Tuesday 15 April 2014


I am fascinated by the game 2048. I have been playing it for a month or so now and it has not really lost its appeal. The fascinating thing is that it seems to appeal to so many people. Students play, whether they are in applied math or calculus or not taking math at all. Little kids play. Adults with varying skills and careers play. It has this mass appeal that seems fairly rare these days. I play less now that I have "conquered" the game, but there is always another level to reach. My best is 4096, but knowing that others have reached 8192 makes it a challenge.

Here is a quick explanation of how the game works. On a 4 by 4 grid you start with two tiles, both can be either a 2 or a 4. You can swipe right, left, up or down and it moves all the tiles in that direction and adds another tile. When you swipe, any two tiles next to each other with the same number will be combined. For example - given this:

Swiping left gives you this:

The goal is to get the 2048 tile (but you can keep going).

I have a degree in computer science so powers of 2 are somehow appealing to me. The simplicity of the game, the lack of time-pressure and the beauty of having that perfect chain to reach a new milestone are some of what makes it a game I like. But I also see the math in it. And wanted to take that a step further.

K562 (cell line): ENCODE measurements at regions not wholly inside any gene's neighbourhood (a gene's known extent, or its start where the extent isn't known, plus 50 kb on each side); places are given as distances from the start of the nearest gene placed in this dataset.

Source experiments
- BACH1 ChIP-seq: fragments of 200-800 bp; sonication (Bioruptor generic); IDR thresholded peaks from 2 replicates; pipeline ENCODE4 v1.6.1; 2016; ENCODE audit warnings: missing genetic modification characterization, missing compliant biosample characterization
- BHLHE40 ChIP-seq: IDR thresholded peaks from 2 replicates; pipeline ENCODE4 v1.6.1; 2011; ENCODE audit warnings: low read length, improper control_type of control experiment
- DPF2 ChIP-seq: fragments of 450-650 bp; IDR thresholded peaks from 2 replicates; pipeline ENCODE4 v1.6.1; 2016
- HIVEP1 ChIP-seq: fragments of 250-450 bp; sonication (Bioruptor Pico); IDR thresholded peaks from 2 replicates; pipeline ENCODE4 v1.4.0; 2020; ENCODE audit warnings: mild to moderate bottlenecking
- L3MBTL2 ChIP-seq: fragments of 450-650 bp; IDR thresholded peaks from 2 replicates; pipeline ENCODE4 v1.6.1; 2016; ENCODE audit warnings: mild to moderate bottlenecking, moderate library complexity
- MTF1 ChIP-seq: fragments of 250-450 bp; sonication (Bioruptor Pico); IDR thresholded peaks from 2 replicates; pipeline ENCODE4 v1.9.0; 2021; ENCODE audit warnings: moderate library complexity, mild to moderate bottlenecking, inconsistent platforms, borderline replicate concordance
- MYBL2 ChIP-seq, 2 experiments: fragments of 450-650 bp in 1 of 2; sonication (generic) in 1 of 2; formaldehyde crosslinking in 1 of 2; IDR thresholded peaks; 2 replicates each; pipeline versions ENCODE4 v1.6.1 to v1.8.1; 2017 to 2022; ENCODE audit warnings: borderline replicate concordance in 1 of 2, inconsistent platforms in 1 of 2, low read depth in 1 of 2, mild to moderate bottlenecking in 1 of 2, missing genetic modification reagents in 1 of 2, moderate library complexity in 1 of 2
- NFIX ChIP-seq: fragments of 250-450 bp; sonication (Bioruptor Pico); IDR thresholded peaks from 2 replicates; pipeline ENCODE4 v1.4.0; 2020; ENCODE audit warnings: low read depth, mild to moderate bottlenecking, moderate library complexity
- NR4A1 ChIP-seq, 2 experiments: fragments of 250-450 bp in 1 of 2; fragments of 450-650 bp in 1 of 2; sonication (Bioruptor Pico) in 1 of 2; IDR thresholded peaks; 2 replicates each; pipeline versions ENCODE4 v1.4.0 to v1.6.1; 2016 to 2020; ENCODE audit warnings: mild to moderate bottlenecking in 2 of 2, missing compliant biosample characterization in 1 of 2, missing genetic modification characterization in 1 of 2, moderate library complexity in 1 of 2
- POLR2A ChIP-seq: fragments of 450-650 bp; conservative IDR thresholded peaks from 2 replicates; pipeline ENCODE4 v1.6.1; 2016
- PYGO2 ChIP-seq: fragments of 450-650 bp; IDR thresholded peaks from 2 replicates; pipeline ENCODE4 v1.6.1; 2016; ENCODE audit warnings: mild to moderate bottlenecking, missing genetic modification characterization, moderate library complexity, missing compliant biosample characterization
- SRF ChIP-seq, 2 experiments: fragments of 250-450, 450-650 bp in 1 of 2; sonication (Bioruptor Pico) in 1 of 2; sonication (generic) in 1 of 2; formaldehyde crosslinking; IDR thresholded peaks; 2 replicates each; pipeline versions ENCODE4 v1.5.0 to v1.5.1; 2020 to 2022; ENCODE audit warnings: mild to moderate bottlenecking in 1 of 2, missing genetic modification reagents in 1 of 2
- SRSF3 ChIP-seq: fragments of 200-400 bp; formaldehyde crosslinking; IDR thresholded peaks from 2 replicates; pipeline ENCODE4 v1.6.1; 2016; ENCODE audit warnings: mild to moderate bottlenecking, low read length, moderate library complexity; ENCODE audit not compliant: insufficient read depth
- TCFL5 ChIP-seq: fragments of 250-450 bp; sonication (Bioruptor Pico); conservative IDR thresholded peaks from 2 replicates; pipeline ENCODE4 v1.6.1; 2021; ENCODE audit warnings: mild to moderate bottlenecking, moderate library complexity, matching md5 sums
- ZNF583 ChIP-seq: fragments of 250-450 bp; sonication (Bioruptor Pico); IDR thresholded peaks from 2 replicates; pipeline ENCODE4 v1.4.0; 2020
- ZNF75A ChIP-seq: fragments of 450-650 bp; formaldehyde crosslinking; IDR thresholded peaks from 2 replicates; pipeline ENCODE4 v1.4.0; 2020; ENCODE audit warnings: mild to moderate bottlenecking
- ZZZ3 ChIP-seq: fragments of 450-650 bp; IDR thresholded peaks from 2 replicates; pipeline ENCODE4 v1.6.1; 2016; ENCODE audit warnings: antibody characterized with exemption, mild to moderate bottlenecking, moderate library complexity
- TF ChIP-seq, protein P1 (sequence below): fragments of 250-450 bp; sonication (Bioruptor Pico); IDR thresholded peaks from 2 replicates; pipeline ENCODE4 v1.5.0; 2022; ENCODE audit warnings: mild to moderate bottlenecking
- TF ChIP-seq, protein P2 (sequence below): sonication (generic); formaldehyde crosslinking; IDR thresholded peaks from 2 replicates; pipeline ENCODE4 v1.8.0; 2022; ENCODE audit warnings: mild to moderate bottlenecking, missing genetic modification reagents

I collected some data and discovered that I am fairly consistent - it takes me about 12 minutes to "win". I recorded the length of time needed to get the first 8 tile, 16 tile, 32 tile, and so on up to 2048.  If we consider 2 as the first tile then the 8 tile would be tile number 3, 16 would be tile number 4 and so on. I plotted the results in Desmos:

Nice! Exponential data that students can relate to (and gather themselves) that doesn't have to do with bacteria. But wait - how does the independent variable here (tile number) related to the number on the tile: 2, 4, 8, 16 ,32, etc.? It's the exponent in that sequence written as powers of 2. So we have used a log (base 2) scale to see our data this way. Cool! If you plot the time vs tile value you will see a linear relationship.

Although my school board has blocked the 2048 website, students can download a 2048 app or have their own data plan. I will be getting more data collection going in class and have them model this to find out how much time I need to set aside to reach 8192.

Update (May 17, 2014)

The folks at Desmos, being who they are, naturally replied to my tweet about this blog post. 

Here is the cool stuff they did.

And here is the link to their file. Thanks, Desmos! Just part of why I think you are awesome.

1 comment:

  1. Fascinating!
    I tried Sum of numbers on remaining tiles vs score. Pretty cool too.